The Noguchi Museum will host “Music in the Garden,” a public program which delivers innovative, contemporary music every second Sunday of the summer. From 3 to 5 p.m., Canadian pianist Vicky Chow, member of Bang on Can Music, will perform in the Noguchi Museum’s sculpture garden. Chow’s diverse range of accomplishments includes working as a classical and contemporary soloist, chamber musician, and company musician. For more information, visit www.noguchi.org/programs/public.

Flushing Town Hall introduces Music from Morocco, part of the Town Hall’s free concert series. Moroccan band Layali El Andalous will use instruments characteristic of Moroccan music such as the “oud,” “bendir” and “dumbek” to offer a glimpse of authentic North African music. No reservation or tickets required, and attendance is on a first-come, first-served basis. For more information, visit www.flushingtownhall.org.

Through August 24 

The Museum of Moving Image features a series that examines acclaimed director Wong Kar-wai. Kar-wai rose to prominence with his science fiction epic “2046,” which stars Tony Leung and Zhang Ziyi and explores the themes of time and love. His new movie “The Grandmaster” reunites Leung and Ziyi while revolutionizing the martial arts genre. The series will feature Kar-wai’s most celebrated works, which include “Days of Being Wild” on August 4, “As Tears Go By” on August 9, “The Grandmaster” on August 10, “My Blueberry Nights” on August 18, “In The Mood For Love” on August 23, and “2046” on August 24. An online symposium on “Reverse Shot” will supplement the series. For more information, visit www.movingimage.us.

Through August 31

The Queens Botanical Garden hosts the EcoHouse exhibit, part of the Community Environmental EcoHouse. The EcoHouse offers a progressive, advanced, hands-on opportunity for people of all ages to see behind walls and underneath the floors of a modern home and the structures necessary to maintain homes. The EcoHouse teaches how to salvage energy by saving money, and preserving natural ecosystems. Exhibit is free with admission to the garden. For more information, visit www.queensbotanical.org/programs/events.

Through August and September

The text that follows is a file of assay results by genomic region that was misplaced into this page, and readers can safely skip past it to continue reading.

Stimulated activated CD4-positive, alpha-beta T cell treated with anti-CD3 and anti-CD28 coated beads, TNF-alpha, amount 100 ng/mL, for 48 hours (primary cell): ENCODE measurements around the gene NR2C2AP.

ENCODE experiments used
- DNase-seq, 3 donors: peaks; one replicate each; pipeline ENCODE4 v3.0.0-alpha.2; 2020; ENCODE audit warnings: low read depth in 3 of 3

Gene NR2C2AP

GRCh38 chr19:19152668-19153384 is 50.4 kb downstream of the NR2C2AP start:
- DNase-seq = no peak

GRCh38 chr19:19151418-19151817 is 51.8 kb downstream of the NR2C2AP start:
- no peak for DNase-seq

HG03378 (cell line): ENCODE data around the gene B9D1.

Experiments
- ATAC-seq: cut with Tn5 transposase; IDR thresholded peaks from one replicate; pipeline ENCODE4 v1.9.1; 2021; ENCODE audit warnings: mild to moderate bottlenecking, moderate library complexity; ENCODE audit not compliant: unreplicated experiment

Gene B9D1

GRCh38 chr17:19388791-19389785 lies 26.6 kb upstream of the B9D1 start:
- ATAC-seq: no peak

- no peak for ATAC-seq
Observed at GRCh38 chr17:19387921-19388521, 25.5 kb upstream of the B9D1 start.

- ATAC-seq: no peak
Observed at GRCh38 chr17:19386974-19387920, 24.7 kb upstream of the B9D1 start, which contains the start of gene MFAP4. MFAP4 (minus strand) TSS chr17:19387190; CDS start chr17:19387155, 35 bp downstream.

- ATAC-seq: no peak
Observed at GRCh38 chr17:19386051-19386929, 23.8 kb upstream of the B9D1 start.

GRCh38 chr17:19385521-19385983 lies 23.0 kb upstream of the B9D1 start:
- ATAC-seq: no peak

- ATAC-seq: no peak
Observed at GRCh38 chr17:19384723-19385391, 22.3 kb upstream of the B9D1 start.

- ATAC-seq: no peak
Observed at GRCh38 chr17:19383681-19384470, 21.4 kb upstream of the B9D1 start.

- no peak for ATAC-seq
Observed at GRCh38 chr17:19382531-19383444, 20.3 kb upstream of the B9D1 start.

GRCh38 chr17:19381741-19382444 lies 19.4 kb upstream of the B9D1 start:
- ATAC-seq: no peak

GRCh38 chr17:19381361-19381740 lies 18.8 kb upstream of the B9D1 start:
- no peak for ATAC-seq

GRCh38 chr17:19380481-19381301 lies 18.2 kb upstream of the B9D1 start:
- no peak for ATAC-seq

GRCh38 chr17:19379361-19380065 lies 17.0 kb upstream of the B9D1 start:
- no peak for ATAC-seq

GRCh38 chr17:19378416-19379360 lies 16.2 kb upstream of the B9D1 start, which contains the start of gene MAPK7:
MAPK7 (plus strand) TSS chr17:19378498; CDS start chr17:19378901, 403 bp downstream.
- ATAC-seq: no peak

The Museum of Moving Image will screen “Single Stream” by Powel Wojtasik, Toby Lee, and Ernst Karel. Focused on the themes of excess, waste, and the consequences of a high-consuming culture, “Single Stream” offers a reflection of American society by exploring a recovery facility in Charlestown, Massachusetts, which sorts out refuse that is processed daily for recycling. The audience discovers the systems upon which the plant is run and captures the intricate processes contrived to treat the immense amount of waste Americans produce on a daily basis. For more information, visit www.movingimage.us.

Through September 1 

The New York Hall of Science presents “Space Junk: 3D,” which examines the science behind collisions that occur around Earth’s orbit. This theater presentation takes the audience over 20,000 miles from Earth’s surface in examining the danger of excess debris in space and the possible methods to preserve Earth’s orbits. “Space Junk” employs visually enthralling effects with pragmatic themes to creative an educational and entertaining experience. Admission is $6 for adults, $5 for children and seniors, plus NYSCI admission. Showings are daily. For more information, visit www.nysci.org/visit/events.

The New York Hall of Science explores the physics of airplane engineering in “3D Theater Presentation: Legends of Flight.” Included is the first public flight of the revolutionary Airbus A380 and 787. In addition to NYSCI admission, cost is $6 for adults, $5 for children and senior citizens. Daily screening time is 1:30 p.m. For further information, visit www.nysci.org/visit/events.

Through Sunday, October 27

The Museum of Moving Image presents “From Mr. Chips to Scarface: Walter White’s Transformation in ‘Breaking Bad”, as part of its main exhibition “Behind the Screen”. “Breaking Bad” follows the life of high school chemistry teacher Walter White who is diagnosed with terminal lung cancer and turns to cooking meth to ensure his family is financially stable. “From Mr. Chips to Scarface” explores how the filmmakers signify Walter’s metamorphosis though the use of props, costumes, and color schemes. Among the props on display are Walter’s yellow oxford shirt and khaki pants as well as HAZMAT suit, gas mask, apron and boots. For more information, visit www.movingimage.us.